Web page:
In In re Hikari Sales USA, Inc., the Trademark Trial and Appeal Board (TTAB) issued a second precedential decision involving genericness, this year, just two days after issuing its first one. In doing so, the TTAB sent a strong message to brand owners hoping to obtain exclusive rights in highly descriptive or otherwise common terms.
Hikari Sales USA (Hikari) filed a trademark application to register the mark ALGAE WAFERS covering fish food, expressly claiming acquired distinctiveness under Section 2(f) based on use since 1991. A USPTO examiner initially refused to register the mark on the ground that the term was merely descriptive, disregarding Hikari's 2(f) claim. In response, Hikari submitted a declaration, advertisements and survey evidence to support its claim of acquired distinctiveness. The examiner maintained the refusal to register, asserting that the mark was generic, and noting that Hikari's additional evidence of acquired distinctiveness showed the term being used descriptively. Hikari appealed the refusal to the TTAB.
The burden of showing that Algae Wafers is a generic name was with the USPTO. In order to succeed, clear and convincing evidence was needed that the primary significance of the term Algae Wafers to the relevant public is a product name (i.e. fish food), and not the product's source (i.e. Hikari). The TTAB used a two-step inquiry to make the determination: "First, what is the genus of goods or services at issue? Second, is the term sought to be registered ... understood by the relevant public primarily to refer to that genus of goods or services?" The undisputed answer to the first question was fish food – the recitation of goods in the application. As for the second question, it had to be decided whether the term Algae Wafers was understood by the public as primarily referring to fish food – including fish food offered in wafer form and containing algae – requiring the TTAB to assess a wide variety of evidence.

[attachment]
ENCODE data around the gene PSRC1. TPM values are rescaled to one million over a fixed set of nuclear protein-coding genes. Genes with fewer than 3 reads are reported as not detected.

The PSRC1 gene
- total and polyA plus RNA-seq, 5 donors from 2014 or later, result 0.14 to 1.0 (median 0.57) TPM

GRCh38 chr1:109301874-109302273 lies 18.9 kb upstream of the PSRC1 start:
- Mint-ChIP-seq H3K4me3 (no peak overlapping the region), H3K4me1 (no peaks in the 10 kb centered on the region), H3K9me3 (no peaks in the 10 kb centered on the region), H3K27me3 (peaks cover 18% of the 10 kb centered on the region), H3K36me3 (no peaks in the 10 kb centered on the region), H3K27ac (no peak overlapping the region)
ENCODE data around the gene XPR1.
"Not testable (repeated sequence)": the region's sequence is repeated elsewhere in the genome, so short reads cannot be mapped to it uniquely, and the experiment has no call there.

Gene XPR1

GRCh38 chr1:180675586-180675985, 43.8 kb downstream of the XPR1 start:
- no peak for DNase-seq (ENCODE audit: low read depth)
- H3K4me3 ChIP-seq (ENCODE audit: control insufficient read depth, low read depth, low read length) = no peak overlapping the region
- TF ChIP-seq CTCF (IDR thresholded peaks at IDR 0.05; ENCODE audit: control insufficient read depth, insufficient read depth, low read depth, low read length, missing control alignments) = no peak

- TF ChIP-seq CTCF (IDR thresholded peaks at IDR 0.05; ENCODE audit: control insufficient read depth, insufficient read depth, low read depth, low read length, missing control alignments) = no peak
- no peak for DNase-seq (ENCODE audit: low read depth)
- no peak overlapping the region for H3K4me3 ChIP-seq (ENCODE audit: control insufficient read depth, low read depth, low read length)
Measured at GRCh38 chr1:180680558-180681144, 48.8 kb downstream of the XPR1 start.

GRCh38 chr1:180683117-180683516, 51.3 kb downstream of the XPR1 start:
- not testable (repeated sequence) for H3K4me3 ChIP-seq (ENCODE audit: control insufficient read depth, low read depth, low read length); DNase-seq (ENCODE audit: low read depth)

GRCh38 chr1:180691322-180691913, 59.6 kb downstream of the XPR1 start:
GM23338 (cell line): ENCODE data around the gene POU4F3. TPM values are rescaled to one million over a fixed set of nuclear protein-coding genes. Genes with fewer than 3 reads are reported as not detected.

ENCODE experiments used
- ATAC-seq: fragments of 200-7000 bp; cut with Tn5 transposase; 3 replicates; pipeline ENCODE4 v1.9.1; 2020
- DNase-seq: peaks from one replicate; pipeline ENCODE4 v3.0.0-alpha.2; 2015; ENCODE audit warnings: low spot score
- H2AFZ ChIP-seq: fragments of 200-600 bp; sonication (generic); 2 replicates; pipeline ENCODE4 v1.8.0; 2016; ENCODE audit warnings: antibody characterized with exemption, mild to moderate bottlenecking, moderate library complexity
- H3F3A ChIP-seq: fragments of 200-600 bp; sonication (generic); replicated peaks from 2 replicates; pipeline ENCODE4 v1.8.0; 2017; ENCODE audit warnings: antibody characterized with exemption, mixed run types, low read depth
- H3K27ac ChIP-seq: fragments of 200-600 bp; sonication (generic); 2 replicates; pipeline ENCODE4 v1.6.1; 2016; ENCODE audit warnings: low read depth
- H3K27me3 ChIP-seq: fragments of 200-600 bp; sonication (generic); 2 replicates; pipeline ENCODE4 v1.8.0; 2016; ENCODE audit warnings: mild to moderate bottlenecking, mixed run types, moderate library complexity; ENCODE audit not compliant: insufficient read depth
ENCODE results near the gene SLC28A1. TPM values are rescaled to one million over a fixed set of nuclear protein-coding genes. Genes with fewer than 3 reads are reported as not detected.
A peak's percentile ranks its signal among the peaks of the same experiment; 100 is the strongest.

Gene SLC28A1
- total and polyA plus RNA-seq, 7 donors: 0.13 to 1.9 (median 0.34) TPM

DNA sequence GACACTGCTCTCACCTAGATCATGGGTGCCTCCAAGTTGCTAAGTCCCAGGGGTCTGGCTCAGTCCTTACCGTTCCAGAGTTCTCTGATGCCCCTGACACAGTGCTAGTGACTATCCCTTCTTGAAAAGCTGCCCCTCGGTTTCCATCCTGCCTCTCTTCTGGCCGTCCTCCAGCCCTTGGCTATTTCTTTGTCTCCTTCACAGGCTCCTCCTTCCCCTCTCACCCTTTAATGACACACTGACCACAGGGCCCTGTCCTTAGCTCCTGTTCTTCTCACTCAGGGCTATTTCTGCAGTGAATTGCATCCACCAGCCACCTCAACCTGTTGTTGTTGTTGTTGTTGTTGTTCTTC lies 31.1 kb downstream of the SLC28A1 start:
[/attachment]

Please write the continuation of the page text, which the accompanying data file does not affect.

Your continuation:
The TTAB investigated use of the term Algae Wafers by competitors, use of the term by Hikari, dictionary definitions, media usage, use by people in the trade and the survey conducted by Hikari. Concluding that the term was generic, the TTAB pointed out that (i) a number of competitors used "algae wafers" descriptively; (ii) Hikari's own advertising materials used the term descriptively; (iii) dictionary definitions for "algae" and "wafer" matched Hikari's packaging, which pictured algae in disk (i.e. wafer) form; (iv) third parties used the term algae wafers in books, news stories and on websites; and (v) lawsuits filed by Hikari to stop competitors from using the term, while allegedly successful, could not be properly considered because Hikari never adduced copies of the final orders. Rejecting Hikari's survey evidence, the TTAB pointed out a number of flaws, prior to stating the survey "is not entitled to any weight."
This case serves as a cautionary tale to those considering using a trademark which provides an understandable message to consumers about an attribute of a product or service. Similarly, it serves as a reminder for brand owners and attorneys to consider whether, or to what extent a proposed term is descriptive, when assessing the risks of adopting a term as a trademark.
|Karen Artz Ash||Jerry Jakubovic|
Katten Muchin Rosenman LLP 575 Madison AvenueNew York, NY 10022-2585United StatesTel: +1 212 940 8554Fax: +1 212 940 email@example.com
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